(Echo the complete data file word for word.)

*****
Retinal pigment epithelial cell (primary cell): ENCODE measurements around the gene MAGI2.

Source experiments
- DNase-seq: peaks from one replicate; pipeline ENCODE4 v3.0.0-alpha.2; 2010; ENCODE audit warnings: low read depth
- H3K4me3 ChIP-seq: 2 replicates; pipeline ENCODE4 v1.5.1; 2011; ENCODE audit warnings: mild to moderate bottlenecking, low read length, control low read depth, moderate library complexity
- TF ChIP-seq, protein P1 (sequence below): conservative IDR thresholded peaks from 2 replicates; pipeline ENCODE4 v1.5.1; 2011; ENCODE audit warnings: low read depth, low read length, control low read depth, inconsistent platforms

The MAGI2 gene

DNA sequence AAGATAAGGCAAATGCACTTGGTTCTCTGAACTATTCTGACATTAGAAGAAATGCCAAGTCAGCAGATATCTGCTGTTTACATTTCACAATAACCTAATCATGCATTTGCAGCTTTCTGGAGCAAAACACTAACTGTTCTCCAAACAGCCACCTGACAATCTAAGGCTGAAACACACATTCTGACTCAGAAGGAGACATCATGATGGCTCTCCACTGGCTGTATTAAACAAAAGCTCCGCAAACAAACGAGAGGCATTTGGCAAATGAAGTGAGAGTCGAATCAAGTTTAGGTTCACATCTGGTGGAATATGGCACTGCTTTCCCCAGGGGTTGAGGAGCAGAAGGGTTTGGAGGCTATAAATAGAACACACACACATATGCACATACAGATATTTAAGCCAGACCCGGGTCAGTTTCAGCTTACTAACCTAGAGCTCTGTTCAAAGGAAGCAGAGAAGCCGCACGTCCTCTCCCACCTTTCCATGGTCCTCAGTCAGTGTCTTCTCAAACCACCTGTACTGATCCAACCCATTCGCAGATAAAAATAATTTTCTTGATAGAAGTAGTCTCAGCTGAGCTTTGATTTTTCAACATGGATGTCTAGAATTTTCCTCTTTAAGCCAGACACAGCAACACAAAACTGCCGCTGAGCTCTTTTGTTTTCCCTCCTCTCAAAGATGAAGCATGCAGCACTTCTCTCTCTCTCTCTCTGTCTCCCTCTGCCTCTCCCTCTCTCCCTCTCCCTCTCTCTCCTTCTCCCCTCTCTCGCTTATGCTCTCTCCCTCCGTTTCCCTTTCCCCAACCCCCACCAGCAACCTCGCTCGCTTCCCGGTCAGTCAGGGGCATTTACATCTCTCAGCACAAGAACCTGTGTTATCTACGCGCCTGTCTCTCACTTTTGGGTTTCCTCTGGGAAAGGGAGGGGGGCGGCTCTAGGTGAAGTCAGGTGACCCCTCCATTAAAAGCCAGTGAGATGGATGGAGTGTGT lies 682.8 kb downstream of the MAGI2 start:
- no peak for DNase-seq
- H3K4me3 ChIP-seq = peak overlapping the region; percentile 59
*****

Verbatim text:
Retinal pigment epithelial cell (primary cell): ENCODE measurements around the gene MAGI2.

Source experiments
- DNase-seq: peaks from one replicate; pipeline ENCODE4 v3.0.0-alpha.2; 2010; ENCODE audit warnings: low read depth
- H3K4me3 ChIP-seq: 2 replicates; pipeline ENCODE4 v1.5.1; 2011; ENCODE audit warnings: mild to moderate bottlenecking, low read length, control low read depth, moderate library complexity
- TF ChIP-seq, protein P1 (sequence below): conservative IDR thresholded peaks from 2 replicates; pipeline ENCODE4 v1.5.1; 2011; ENCODE audit warnings: low read depth, low read length, control low read depth, inconsistent platforms

The MAGI2 gene

DNA sequence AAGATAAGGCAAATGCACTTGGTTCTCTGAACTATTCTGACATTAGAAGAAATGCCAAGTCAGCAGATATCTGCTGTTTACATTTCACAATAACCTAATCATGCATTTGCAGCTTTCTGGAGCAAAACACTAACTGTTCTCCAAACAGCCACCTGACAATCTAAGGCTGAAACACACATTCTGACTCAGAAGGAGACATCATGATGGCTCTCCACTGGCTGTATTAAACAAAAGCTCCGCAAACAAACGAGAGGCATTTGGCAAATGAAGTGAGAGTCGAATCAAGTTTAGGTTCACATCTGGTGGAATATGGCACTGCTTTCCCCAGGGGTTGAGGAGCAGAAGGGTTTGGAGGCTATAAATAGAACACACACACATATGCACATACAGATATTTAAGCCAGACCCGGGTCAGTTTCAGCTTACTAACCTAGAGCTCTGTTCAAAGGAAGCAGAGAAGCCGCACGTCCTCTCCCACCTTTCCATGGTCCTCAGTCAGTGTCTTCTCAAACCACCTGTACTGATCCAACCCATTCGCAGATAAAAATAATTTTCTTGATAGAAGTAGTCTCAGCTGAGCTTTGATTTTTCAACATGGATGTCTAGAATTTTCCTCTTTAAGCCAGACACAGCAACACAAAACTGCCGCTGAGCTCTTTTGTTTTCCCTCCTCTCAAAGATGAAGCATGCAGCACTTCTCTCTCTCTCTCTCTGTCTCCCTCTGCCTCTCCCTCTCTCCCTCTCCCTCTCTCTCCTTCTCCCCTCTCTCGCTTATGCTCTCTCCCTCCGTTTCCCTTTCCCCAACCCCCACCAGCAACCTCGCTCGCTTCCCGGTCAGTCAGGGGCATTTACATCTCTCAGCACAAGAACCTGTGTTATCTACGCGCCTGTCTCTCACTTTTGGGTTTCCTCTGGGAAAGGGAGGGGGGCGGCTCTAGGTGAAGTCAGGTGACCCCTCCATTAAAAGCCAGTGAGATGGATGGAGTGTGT lies 682.8 kb downstream of the MAGI2 start:
- no peak for DNase-seq
- H3K4me3 ChIP-seq = peak overlapping the region; percentile 59